Projects: Giant LED Traffic Totem Lights Up In Kazakhstan

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Here’s a very nice, very different take on using LED boards along highways.

Instead of endless ads for lawyers and auto dealers and casinos, this vertical LED totem that just lit up in Almaty, Kazakhstan runs traffic information.

The 10 mm pixel pitch unit, installed by Billboard Video LED Engineering, is 7 meters high by two meters wide. The company went vertical to make it easier for drivers to take in information, and mentally separate it from the billboards out there.

The aim of the project is to instantly inform drivers about the traffic situation in the surrounding streets. Data is being provided through cameras and sensors installed in the direction of traffic. Information is shown in three languages: Kazakh, Russian and English.

The project, says the company, is unique in its fully-automatic operation of the system. Information from cameras is being processed through analytic system of developed by the integrator. Data is received at the SpinetiX media player, which provides image formation on a LED screen. Depending on received data, the image is being updated in real-time.

The board shows:

1. Information about traffic situation when driving in these areas. Depending on flow rate, occupancy grades are being given. Due to the given grade, the information block turns the corresponding color (green, yellow or red). It is informative and visible from a fair distance. Thus, drivers are able to take a decision about bypassing, lane changing and turning in time. The information block shows current flow rate and traffic jam category due to the grade given.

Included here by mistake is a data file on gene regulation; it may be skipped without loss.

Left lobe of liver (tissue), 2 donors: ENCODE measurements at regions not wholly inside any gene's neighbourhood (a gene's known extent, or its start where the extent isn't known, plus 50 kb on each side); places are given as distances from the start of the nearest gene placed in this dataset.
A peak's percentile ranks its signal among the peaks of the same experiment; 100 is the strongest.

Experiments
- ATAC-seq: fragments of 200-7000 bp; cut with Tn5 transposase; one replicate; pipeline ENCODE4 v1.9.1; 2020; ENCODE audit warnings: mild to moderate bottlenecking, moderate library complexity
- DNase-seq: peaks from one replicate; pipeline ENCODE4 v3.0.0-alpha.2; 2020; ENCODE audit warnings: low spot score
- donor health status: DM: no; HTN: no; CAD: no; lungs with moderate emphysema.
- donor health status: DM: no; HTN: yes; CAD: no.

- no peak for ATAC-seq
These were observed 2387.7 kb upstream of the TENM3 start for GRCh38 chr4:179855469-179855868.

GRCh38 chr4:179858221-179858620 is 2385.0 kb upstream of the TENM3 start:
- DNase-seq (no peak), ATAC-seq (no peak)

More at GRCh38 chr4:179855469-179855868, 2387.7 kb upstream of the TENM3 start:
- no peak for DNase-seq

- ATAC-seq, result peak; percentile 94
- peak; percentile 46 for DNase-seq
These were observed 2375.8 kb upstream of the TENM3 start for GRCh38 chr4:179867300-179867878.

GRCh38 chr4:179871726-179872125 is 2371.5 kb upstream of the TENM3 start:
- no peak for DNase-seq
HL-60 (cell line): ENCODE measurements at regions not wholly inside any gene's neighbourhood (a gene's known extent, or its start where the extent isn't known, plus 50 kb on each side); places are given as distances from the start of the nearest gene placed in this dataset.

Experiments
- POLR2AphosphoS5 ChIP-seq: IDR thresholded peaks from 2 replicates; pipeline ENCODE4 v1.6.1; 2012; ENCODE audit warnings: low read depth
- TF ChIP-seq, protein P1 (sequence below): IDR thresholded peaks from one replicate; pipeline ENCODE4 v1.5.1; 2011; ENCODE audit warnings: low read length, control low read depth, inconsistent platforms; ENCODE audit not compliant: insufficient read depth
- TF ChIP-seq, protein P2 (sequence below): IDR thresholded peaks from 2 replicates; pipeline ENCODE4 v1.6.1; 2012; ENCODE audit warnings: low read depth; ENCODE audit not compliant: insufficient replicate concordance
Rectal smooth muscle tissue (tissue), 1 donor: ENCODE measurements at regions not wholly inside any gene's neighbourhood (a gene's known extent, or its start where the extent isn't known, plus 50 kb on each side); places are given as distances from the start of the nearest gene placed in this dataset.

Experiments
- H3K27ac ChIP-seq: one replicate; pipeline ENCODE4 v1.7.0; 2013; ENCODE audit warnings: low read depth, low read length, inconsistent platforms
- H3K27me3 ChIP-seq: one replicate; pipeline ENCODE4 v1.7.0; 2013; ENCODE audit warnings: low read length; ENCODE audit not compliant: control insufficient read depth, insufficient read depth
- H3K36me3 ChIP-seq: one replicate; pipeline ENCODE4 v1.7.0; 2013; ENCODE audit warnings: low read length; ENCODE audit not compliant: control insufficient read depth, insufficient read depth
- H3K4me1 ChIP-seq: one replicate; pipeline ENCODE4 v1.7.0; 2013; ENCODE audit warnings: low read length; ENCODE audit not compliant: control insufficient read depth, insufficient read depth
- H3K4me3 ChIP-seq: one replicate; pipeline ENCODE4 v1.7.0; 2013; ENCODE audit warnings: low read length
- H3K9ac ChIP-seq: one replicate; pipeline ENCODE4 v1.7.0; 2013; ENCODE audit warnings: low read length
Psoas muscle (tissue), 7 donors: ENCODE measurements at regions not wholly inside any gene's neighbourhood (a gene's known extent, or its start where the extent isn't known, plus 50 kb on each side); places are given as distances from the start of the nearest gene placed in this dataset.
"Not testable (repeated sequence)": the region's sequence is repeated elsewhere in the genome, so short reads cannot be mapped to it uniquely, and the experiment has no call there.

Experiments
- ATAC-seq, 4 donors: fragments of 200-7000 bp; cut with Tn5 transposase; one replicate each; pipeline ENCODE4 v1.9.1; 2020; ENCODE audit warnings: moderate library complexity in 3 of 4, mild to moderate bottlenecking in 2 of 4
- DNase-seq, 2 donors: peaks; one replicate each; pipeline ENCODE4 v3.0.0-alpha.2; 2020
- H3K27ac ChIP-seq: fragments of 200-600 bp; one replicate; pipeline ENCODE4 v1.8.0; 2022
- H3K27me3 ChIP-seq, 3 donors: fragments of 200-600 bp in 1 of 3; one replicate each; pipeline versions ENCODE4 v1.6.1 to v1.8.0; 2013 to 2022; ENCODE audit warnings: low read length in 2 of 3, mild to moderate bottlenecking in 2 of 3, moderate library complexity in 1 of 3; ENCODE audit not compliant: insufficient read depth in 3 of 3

2. A live video from cameras installed in the direction of traffic. Depending on flow rate, the system selects a camera located at different distances from the screen. The higher the speed, the further the camera. One can visually estimate how occupied the road ahead is.

3. Warning about pedestrians crossing the road. The warning sign is animated and draws attention immediately.

4. Weather information. Knowing the weather, one can choose the style of driving correctly, especially in the off-season.

5. Road signs. The light emitting diode screen displays road signs with the direction of nearby streets.

6. Animated schemes of complex interchange and temporary loops. Information about the nearby parkings, road narrowings, etc. The driver has time to change lanes beforehand without interfering with other traffic participants. Guests of the city will easily be able to look about in an unfamiliar setting.

7. Information about video recording cameras in the direction of traffic.

8. Road signs of critical importance on this route. It is forbidden to stop along the whole length of the street where the first screen is installed.

9. Tourist information, social and commercial advertisements, alerts on emergencies.

The project is a pilot, and will be used to assess whether this sort of thing gets used across the country.

My take: I like the idea of this, and the clever integration and use of real-time data. I do think there’s probably too much going on at once for motorists to take in as they whiz through here, but when traffic is jammed there would be much more time.  Maybe if you are through the area everyday you have the one zone on this screen you routinely look to?

Dave Haynes

Dave Haynes

Editor/Founder at Sixteen:Nine
Dave Haynes is the founder and editor of Sixteen:Nine, an online publication that has followed the digital signage industry for more than a decade. Dave does strategic advisory consulting work for many end-users and vendors, and also writes for many of them. He's based near Toronto.
Dave Haynes

@sixteennine

Decade-old blog about digital signage and related tech, written by industry consultant and shit-disturber Dave Haynes.
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